Journal of Plant Registrations | Year: 2014
'ANPELON' (Reg. No. 2640-TCL-014-010313, Mexico; Reg. No. CV-32, PI 669388) winter triticale (× Triticosecale Wittm.) was selected from the heterogeneous population URSS 3310, sent to Universidad Autónoma Agraria Antonio Narro (UAAAN) by the International Maize and Wheat Improvement Center (CIMMYT), Mexico, and registered and released as a forage cultivar in Mexico by the UAAAN and the National Seed Inspection and Certification Service (SNICS) in 2012. ANPELON was released because of its biomass production, regrowth capacity, awnless spikes, and nutritive value. The primary selection was based on agronomic characteristics and resistance to stem rust (caused by Puccinia graminis Pers. f. sp. tritici Eriks. & Henn) and leaf rust (caused by P. recondita Rob. ex Desm. f. sp. tritici) and subsequently, on forage and nutritional characteristics. The reference cultivar was 'TCLFAN-31' winter triticale (Reg. No. CV-25, PI 620762), released as a forage cultivar by the UAAAN in 1992 (Reg. No. TCL-07-080592, Mexico). © Crop Science Society of America. All rights reserved.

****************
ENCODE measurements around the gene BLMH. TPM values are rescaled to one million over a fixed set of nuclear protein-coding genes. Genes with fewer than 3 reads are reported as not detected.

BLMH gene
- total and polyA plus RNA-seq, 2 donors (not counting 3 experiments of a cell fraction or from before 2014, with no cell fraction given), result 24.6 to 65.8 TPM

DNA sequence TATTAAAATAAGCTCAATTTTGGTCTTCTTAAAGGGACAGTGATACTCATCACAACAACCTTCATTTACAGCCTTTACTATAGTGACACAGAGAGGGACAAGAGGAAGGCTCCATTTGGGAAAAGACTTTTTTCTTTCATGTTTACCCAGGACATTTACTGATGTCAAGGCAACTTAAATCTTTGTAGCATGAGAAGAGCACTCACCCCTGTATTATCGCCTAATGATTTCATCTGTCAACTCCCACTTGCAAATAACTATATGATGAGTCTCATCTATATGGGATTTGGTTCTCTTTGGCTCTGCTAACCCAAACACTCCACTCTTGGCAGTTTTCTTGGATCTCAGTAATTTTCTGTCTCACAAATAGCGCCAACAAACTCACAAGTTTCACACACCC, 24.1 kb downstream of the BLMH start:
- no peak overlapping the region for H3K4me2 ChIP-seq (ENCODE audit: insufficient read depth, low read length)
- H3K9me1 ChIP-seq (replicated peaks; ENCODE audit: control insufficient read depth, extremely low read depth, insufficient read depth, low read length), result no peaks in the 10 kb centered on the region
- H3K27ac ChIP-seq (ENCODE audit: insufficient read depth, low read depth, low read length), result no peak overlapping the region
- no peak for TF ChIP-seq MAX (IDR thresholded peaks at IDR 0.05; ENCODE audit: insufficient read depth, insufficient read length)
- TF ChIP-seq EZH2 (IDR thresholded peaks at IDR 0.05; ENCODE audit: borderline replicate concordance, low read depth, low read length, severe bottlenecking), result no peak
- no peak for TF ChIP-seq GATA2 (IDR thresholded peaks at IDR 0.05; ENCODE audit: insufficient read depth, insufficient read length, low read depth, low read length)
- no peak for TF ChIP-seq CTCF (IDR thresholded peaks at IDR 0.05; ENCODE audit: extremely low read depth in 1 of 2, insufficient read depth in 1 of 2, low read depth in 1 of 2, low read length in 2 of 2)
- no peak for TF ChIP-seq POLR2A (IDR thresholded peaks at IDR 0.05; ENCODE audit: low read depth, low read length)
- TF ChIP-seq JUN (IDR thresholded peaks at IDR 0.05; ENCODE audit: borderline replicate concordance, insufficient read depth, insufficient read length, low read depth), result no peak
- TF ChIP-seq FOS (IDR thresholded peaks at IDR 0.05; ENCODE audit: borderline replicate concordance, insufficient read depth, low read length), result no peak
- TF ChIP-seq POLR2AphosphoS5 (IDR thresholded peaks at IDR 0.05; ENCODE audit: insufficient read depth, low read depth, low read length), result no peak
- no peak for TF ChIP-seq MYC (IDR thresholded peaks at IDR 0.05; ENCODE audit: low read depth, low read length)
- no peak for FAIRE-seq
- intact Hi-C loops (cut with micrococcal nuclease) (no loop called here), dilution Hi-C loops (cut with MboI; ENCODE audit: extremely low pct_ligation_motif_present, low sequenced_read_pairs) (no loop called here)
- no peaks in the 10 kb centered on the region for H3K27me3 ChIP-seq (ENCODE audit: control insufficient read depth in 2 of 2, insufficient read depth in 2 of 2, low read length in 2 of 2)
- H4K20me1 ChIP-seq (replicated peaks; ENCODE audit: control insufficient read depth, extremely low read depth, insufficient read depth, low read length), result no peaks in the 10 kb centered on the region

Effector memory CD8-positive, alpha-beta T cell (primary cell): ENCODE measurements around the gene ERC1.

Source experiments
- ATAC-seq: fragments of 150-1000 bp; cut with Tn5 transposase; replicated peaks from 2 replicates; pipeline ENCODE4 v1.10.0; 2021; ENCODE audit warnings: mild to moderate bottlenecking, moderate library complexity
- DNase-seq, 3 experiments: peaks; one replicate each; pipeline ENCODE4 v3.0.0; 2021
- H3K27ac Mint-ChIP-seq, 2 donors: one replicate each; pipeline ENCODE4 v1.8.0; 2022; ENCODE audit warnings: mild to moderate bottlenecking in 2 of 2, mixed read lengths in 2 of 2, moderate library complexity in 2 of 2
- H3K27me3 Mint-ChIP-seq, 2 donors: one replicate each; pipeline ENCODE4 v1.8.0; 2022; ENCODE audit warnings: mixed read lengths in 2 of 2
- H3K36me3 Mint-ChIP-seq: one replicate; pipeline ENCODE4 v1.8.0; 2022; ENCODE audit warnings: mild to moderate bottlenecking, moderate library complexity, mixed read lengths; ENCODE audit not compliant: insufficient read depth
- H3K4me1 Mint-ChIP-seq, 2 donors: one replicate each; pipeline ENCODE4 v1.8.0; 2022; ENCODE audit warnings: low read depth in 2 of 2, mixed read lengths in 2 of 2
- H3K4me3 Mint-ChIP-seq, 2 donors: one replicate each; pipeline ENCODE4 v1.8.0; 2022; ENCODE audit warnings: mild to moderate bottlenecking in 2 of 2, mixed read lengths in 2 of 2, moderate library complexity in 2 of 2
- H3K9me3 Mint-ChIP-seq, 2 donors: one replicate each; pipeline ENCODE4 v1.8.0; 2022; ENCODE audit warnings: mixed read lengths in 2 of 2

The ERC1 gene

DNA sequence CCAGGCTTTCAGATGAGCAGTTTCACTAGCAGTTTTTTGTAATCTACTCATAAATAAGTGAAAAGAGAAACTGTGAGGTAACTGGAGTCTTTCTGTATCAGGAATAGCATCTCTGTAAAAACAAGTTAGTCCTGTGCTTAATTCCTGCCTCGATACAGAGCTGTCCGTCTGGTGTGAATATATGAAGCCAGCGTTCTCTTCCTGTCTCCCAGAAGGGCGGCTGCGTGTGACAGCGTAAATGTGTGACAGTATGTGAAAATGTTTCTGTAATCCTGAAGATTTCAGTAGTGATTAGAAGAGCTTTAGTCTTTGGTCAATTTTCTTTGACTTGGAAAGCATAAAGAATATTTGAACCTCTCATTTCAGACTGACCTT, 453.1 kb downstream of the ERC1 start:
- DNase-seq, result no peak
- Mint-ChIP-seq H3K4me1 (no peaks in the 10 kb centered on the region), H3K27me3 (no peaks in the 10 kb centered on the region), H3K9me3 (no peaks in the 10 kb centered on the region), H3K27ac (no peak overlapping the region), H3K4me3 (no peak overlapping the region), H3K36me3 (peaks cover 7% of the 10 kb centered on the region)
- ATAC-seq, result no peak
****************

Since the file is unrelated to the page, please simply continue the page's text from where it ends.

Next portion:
Wild P.L.,Dep. of Plant science |
van Kessel C.,Dep. of Plant science |
Lundberg J.,Lundberg Family of Farms |
Linquist B.A.,Dep. of Plant science
Agronomy Journal | Year: 2011